Create segue

There will now be two segues from the Master View Controller scene to the Detail View Controller scene. Select the top segue, which should be the new one, and in the Attributes inspector (View\Utilities\Show Attributes Inspector), in the Storyboard Segue section, enter AddThought for Identifier. Note that Identifier should be blank at first. If it’s not (i.e., it is showDetail), select the other segue.

Name segue AddThought

Select the other segue and rename it ShowThought.

Note: It would be a better user experience, and more inline with Apple’s Human Interface Guidelines, to present an “add” view via a modal segue and include a Cancel button. When using Core Data, I would instantiate an undo manager with the managed object context, and then call rollback on the context in a delegate method when the user taps Cancel. However, I will not be covering how to implement this, in order to keep things focused on the tutorial topic.

Select the prototype cell, and in the Attributes inspector (View\Utilities\Show Attributes Inspector), in the Table View Cell section, change Style to Subtitle.

Change prototype cell style to Subtitle

Select the Detail View Controller scene, delete the UILabel with the placeholder text “Detail view content goes here,” and add the following objects by dragging them from the Object library (View\Utilities\Show Object Library) with the specified additional attributes (View\Utilities\Show Attributes Inspector) in the Label section) and size dimensions (View\Utilities\Show Size Inspector) in the View section:

  • UILabel – Font: System Bold, Tighten Letter Spacing: checked, Text: When, Width: 60
  • UILabel – Font: System Bold, Text: Where, Width: 60
  • UILabel – Font: System Bold, Text: When, Width: 60
  • UILabel – (delete text), Width: 140
  • UITextField – Width: 140
  • UITextView – Width: 280, Height: 120

Note: I have Show Bounds Rectangles toggle on (Editor\Canvas\Show Bounds Rectangles) in order to be able to see empty objects such as the blank label and text view.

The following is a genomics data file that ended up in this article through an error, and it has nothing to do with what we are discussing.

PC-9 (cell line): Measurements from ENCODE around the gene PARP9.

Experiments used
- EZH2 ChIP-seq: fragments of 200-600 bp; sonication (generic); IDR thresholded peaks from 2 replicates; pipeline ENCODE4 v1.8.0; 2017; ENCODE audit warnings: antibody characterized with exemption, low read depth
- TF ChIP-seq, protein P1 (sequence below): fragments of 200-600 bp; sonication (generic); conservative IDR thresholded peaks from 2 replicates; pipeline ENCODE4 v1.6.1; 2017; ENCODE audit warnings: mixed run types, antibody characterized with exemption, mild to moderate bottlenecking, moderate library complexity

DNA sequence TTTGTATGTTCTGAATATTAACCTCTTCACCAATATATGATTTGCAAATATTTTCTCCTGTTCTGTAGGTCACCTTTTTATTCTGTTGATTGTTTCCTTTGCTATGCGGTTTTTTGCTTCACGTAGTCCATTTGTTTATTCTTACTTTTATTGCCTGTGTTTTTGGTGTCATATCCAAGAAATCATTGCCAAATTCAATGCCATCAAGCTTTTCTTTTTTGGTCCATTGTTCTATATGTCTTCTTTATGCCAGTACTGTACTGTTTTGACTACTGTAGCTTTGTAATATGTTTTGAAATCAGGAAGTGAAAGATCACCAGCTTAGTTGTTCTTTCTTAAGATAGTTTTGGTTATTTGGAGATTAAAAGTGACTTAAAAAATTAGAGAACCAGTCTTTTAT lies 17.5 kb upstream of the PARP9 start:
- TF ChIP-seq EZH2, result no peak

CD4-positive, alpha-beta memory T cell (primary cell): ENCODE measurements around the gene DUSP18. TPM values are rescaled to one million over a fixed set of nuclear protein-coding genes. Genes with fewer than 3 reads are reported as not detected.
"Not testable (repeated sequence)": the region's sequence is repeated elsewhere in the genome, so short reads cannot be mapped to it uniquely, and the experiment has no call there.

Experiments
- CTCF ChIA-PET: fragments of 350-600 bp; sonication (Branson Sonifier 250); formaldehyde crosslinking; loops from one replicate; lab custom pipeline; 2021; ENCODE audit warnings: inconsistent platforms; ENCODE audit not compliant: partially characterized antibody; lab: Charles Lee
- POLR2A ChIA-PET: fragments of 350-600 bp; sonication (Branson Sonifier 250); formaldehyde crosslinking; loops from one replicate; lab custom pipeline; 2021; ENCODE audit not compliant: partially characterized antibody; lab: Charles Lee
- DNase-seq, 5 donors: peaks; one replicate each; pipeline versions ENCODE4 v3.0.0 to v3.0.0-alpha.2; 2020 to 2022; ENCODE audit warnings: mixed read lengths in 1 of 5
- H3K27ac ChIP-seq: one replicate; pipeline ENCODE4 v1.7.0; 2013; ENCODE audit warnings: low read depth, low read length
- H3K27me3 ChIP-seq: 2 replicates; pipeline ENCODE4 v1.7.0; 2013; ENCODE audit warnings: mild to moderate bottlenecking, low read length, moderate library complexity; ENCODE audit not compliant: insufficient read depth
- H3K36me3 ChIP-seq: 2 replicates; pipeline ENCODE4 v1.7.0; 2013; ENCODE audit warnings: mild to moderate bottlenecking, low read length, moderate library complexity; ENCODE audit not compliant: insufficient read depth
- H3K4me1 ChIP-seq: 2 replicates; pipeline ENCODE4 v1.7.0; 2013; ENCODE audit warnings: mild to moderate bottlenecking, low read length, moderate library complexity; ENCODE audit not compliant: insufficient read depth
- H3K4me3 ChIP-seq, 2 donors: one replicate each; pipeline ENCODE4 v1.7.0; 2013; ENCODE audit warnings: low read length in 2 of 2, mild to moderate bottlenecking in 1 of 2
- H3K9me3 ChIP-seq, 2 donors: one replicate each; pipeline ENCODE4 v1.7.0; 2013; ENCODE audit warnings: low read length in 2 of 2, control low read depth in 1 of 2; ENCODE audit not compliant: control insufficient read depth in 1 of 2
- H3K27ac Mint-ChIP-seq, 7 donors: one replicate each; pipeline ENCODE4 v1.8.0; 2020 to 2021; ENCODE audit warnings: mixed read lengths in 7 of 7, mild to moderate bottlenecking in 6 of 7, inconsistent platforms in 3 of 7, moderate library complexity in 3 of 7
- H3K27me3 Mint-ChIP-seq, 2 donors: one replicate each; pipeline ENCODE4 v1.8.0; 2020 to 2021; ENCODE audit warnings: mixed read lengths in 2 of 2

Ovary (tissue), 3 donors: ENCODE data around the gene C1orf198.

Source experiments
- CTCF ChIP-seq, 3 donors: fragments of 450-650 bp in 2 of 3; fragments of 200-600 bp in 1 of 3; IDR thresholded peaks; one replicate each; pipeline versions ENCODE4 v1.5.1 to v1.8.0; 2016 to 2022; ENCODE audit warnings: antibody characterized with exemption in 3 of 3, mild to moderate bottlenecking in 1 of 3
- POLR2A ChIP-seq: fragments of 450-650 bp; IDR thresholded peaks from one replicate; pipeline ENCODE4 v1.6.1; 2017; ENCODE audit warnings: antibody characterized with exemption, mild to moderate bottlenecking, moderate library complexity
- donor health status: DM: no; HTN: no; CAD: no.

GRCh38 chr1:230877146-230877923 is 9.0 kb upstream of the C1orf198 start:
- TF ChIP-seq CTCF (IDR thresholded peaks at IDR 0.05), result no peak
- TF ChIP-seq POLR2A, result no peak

Arrange the layout of the Detail View Controller scene to look the this:

Detail View Controller scene layout

Control-drag from the UITextField to the Detail View Controller yellow proxy icon in the scene dock and select delegate in the popup.

Connect text field to delegate

Control-drag from the UITextView to the Detail View Controller yellow proxy icon in the scene dock and select delegate in the popup.

Connect text view to delegate

Now let’s hook these new views up to code!


Open MasterViewController.m and in the viewDidLoad method, delete the following two lines of code:

UIBarButtonItem *addButton = [[UIBarButtonItem alloc] initWithBarButtonSystemItem:UIBarButtonSystemItemAdd target:self action:@selector(insertNewObject:)];
self.navigationItem.rightBarButtonItem = addButton;

Change the signature of the insertNewObject: method to the following:

- (NSManagedObject *)insertNewObject

And add the following line to the bottom of the method:

return newManagedObject;

In the insertNewObject method, change [newManagedObject setValue:[NSDate date] forKey:@”timeStamp”]; to:

[newManagedObject setValue:[NSDate date] forKey:@"when"];

Change the prepareForSegue:sender: method to look like this:

- (void)prepareForSegue:(UIStoryboardSegue *)segue sender:(id)sender
    // 1
    if ([[segue identifier] isEqualToString:@"AddThought"]) {
        NSManagedObject *object = [self insertNewObject];
        [[segue destinationViewController] setDetailItem:object];
        // 2
    } else if ([[segue identifier] isEqualToString:@"ShowThought"]) {
        NSIndexPath *indexPath = [self.tableView indexPathForSelectedRow];
        NSManagedObject *object = [[self fetchedResultsController] objectAtIndexPath:indexPath];
        [[segue destinationViewController] setDetailItem:object];

You’re handling two cases here:

  1. Create a new thought when the user taps “+.”
  2. Change the name of the segue to ShowThought to match what you renamed it to in the storyboard.

Change the fetchedResultsController method to look like this: